I had a little button that I could push to give me a boost of pain meds. I could push it every 8 minutes. Do you know how long 8 minutes can last? Even with pain meds layered on pain meds, I couldn't think. Literally. Betsy helped through that night so much. There were times that I hurt so bad I forgot to breathe. The beauty of that being it didn't hurt as much when I wasn't breathing. I remember thinking that night that if I could just make it through that one night, then I could make it through the whole deal. There were times I questioned if I could make it through..... Fortunately I had Betsy there. And I'm assuming she would see my oxygen level dropping and then remind me I needed to breathe. I don't remember how many times she had to remind me to breathe, and to push the button.

I didn't sleep that night. I was supposed to. I think I may have nodded off for a few minutes, but not long enough to actually count as sleep. I didn't sleep for the next 48 hours. I spent the night hugging my two ice packs. And asking for more ice. For me to hug, and to chew on. Oh, and asking for more pain meds. I had to wait for the doctor to show up in the morning for that.

That morning when the doctor came in he said to me "I heard you got hit by a truck and the truck lost." My response was "That's not what it feels like." I told him how badly I hurt and he was the guy that made my day by adjusting my prescription. I still felt the pain, but it was slightly more bearable.

I had made it through the night. I was still miserable but for me it was a turning point.

The day seemed abnormally long. Like two days worth of time crammed into one LONG day. Eventually I was moved up out of the ICU to a shared room. More visitors, more chaos.

We had some members of the Bishopric stop by. While they were there Ben gave me another blessing. This one was much different than the last. I was medicated. I was in pain. I was anxious.

The following is one of the most special moments I've ever been through. It was amazing to experience at the moment, and even now I hold it dear to my heart.

The moment that Ben laid his hands on my head I saw in my head a small stained glass globe. I was inside it. The glass was shades of ivory that you couldn't see through. At first it was just a tiny little sphere, it seemed like a hollow marble. As Ben spoke the sphere started to grow. I could hear Ben but all around me all I saw was the gorgeous stained glass. Ben said that "through my faith, and the faith of others, I would be healed." That I would have no lingering effects from my illness. That I would be as I had been before. That I would be comforted. For the duration of the blessing I was overcome with a sense of peace. For the first time since waking up my head was clear. I had thoughts that weren't muddled by drugs. I wasn't "seeing" in big bold billboards every time I shut my eyes. Just the ivory sphere that continued to grow for the duration of the blessing. Not only did I feel peace, but I didn't feel pain or fear. I could breathe with ease. By the time the blessing was wrapping up the small ivory sphere had expanded to a huge cavernous space. The opaque, ivory, stained glass space was filled with warmth and light. It was a moment that I never want to forget.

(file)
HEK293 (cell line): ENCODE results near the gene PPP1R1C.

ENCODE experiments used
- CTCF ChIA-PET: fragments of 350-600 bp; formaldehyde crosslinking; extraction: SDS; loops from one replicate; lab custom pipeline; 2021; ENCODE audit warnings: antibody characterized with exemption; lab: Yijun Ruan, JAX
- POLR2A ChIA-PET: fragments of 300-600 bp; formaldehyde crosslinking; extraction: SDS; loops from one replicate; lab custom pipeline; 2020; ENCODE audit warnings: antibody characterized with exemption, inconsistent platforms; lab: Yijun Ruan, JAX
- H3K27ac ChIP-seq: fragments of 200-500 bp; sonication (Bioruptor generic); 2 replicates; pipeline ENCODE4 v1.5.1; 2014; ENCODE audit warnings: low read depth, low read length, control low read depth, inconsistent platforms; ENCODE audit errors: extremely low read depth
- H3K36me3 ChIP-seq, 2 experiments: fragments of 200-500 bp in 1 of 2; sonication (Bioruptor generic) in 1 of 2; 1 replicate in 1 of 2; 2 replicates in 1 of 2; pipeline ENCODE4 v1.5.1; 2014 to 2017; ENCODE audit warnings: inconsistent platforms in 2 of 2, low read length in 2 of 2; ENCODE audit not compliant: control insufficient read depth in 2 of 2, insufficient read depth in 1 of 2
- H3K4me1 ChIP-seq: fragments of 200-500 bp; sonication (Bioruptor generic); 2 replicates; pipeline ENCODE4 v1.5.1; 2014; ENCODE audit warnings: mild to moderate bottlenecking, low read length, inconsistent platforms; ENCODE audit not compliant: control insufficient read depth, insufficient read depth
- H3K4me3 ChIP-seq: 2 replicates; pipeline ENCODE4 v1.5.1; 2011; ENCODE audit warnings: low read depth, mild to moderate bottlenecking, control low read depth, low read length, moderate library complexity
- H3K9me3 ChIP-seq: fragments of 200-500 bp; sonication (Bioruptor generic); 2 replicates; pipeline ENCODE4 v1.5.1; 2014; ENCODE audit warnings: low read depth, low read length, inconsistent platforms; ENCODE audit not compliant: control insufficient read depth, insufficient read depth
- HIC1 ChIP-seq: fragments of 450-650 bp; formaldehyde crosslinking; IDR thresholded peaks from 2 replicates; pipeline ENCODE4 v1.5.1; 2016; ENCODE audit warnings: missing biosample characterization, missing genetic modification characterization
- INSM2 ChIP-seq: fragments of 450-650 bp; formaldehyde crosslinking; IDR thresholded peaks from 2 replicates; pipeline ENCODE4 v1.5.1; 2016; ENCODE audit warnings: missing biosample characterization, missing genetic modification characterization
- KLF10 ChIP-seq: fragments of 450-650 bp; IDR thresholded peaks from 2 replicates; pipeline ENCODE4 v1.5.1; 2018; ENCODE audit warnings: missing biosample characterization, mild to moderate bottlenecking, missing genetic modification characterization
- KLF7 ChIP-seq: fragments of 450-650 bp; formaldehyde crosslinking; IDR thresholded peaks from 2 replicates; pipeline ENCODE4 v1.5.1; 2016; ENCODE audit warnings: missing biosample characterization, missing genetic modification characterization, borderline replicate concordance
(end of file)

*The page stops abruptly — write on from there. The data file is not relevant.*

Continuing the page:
Once the blessing ended, reality set back in. The nausea. The pain. The anxiety. But believe me, I held on to that beautiful experience. I still do. It is a wonderful memory to have.

Shortly after that I was moved to a private room. It had a great view. The landing pad for the medivac helicopter was outside my window. As they were rolling me into my room there was a copter taking off.

That night I slept for the first time since I had woken up in the ICU. Now I was on the recovery floor, on the mend. Finally getting better which was a huge relief for my family.

I had wonderful visitors. During that time I had amazing people bring me YUMMY food. Kalua pork, rice and mac salad. If that's not recovery food I don't know what is. I also learned that there were people that brought my family meals and love and comfort while I was "out of it". I am so grateful to all of the people who showed love and support for my family when I wasn't able to.

The time came when to remove my chest tubes. Let me just say, that I can be pretty tough but when it comes to literally yanking something from my body, I'd rather be unconscious. I wasn't that lucky this time. It wasn't as bad as I had worked it up to be, it was done pretty quickly, but I still freaked. Although I did have my daddy standing there holding my hand.